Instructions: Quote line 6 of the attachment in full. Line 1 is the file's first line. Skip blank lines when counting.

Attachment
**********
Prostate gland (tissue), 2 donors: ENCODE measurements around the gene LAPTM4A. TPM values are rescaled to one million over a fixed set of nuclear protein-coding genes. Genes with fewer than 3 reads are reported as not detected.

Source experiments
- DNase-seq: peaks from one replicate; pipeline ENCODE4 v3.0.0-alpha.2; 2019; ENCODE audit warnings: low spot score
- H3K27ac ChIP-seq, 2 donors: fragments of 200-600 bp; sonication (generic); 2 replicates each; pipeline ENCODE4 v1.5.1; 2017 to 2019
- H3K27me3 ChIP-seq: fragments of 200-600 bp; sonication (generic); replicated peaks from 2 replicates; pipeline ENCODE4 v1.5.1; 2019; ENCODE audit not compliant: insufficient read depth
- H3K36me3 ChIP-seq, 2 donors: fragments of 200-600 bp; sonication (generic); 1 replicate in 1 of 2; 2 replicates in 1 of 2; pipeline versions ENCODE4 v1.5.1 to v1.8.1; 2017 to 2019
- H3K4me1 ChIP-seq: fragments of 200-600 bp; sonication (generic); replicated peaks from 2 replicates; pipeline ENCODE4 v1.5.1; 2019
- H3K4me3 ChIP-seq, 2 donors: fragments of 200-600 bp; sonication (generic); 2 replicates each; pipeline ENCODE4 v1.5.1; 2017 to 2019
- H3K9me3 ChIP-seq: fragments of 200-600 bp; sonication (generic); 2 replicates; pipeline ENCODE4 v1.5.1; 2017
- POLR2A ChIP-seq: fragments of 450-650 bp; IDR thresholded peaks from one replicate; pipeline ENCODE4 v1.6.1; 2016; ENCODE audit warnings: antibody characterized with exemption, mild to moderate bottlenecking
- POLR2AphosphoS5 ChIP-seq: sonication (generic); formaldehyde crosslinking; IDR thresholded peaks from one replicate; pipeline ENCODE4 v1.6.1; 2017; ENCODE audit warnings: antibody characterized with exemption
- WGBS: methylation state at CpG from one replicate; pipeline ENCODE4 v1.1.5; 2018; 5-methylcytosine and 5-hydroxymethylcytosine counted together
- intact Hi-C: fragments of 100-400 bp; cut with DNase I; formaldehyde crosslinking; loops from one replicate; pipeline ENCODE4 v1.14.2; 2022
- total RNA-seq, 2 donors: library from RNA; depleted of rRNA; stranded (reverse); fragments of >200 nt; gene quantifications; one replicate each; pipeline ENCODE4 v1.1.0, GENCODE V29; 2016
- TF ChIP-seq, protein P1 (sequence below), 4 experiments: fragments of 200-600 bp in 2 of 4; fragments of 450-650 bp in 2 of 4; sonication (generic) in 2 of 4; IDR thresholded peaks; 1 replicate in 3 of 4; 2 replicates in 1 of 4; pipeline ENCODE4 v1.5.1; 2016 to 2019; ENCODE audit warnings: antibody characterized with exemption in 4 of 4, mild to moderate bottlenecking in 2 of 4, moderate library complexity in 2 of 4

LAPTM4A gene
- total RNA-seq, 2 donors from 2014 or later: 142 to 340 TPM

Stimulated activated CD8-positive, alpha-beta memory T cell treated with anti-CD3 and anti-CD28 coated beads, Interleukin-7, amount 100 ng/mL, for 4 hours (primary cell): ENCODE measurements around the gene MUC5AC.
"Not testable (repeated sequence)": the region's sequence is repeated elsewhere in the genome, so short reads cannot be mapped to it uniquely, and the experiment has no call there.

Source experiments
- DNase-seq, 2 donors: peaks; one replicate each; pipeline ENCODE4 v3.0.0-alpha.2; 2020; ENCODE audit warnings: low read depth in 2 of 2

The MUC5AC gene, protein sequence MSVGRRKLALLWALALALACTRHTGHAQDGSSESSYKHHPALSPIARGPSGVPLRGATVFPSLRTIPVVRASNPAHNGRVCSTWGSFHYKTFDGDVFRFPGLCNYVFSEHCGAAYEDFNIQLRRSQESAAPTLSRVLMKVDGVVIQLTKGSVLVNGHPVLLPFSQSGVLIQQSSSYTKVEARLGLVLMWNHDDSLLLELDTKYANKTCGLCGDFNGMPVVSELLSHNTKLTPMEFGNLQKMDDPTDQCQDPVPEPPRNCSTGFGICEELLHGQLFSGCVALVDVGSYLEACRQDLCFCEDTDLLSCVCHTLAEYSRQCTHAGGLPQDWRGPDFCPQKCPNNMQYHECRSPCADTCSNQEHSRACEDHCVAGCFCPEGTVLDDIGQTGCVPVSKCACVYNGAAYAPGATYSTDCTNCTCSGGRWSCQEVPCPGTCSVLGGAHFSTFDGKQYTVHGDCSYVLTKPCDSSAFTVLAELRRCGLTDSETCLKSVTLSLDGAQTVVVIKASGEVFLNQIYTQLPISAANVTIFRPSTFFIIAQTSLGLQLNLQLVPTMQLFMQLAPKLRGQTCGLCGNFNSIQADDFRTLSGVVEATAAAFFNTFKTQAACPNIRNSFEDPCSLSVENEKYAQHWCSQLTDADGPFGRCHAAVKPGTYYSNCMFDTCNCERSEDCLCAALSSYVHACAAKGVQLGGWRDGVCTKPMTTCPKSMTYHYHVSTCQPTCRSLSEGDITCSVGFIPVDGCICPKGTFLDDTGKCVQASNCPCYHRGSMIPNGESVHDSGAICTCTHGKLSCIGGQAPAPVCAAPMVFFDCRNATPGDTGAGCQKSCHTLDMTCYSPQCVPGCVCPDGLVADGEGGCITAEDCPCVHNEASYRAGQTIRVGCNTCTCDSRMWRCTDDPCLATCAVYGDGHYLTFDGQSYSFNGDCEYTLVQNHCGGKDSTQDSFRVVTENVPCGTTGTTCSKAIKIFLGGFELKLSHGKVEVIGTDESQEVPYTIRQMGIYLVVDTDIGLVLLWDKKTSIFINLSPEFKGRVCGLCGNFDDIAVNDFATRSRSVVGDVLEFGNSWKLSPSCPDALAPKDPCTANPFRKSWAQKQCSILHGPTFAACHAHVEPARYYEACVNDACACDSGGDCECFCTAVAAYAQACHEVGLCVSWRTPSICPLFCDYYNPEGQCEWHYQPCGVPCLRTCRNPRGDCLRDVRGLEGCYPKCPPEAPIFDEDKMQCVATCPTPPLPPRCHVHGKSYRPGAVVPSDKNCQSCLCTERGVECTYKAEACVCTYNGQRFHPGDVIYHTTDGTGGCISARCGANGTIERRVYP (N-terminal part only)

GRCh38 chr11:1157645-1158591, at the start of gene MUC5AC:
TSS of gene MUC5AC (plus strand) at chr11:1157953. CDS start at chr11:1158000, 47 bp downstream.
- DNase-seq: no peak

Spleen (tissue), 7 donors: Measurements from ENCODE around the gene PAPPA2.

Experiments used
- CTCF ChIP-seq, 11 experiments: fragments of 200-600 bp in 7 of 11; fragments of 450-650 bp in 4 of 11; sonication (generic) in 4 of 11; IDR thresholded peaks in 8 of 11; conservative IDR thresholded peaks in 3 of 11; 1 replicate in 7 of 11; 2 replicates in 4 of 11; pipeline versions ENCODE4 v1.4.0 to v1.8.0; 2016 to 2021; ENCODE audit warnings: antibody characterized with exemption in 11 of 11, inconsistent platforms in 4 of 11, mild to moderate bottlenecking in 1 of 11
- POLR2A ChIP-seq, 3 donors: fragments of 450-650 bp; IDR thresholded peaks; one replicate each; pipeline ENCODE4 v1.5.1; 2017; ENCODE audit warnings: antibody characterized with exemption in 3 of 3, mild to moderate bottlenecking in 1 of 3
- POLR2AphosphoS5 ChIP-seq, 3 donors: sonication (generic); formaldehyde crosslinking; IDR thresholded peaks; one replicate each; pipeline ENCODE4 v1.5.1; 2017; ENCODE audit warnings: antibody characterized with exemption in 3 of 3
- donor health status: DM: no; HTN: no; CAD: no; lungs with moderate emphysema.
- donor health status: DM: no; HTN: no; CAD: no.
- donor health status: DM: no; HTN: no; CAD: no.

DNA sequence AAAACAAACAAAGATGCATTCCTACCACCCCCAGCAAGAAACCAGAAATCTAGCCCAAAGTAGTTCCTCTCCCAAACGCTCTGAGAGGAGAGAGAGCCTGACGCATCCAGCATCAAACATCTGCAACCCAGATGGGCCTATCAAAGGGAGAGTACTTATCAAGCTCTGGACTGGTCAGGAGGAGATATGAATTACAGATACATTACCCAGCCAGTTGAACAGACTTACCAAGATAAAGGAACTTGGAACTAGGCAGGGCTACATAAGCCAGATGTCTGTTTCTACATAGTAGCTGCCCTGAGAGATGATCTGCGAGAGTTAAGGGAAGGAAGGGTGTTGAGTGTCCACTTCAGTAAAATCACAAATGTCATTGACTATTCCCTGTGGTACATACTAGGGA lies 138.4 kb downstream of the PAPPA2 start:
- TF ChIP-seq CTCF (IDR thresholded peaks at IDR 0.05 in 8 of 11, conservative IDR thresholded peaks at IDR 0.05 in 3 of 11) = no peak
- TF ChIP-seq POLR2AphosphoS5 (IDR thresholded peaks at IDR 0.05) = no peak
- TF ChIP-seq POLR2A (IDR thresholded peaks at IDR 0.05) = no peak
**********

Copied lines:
- H3K36me3 ChIP-seq, 2 donors: fragments of 200-600 bp; sonication (generic); 1 replicate in 1 of 2; 2 replicates in 1 of 2; pipeline versions ENCODE4 v1.5.1 to v1.8.1; 2017 to 2019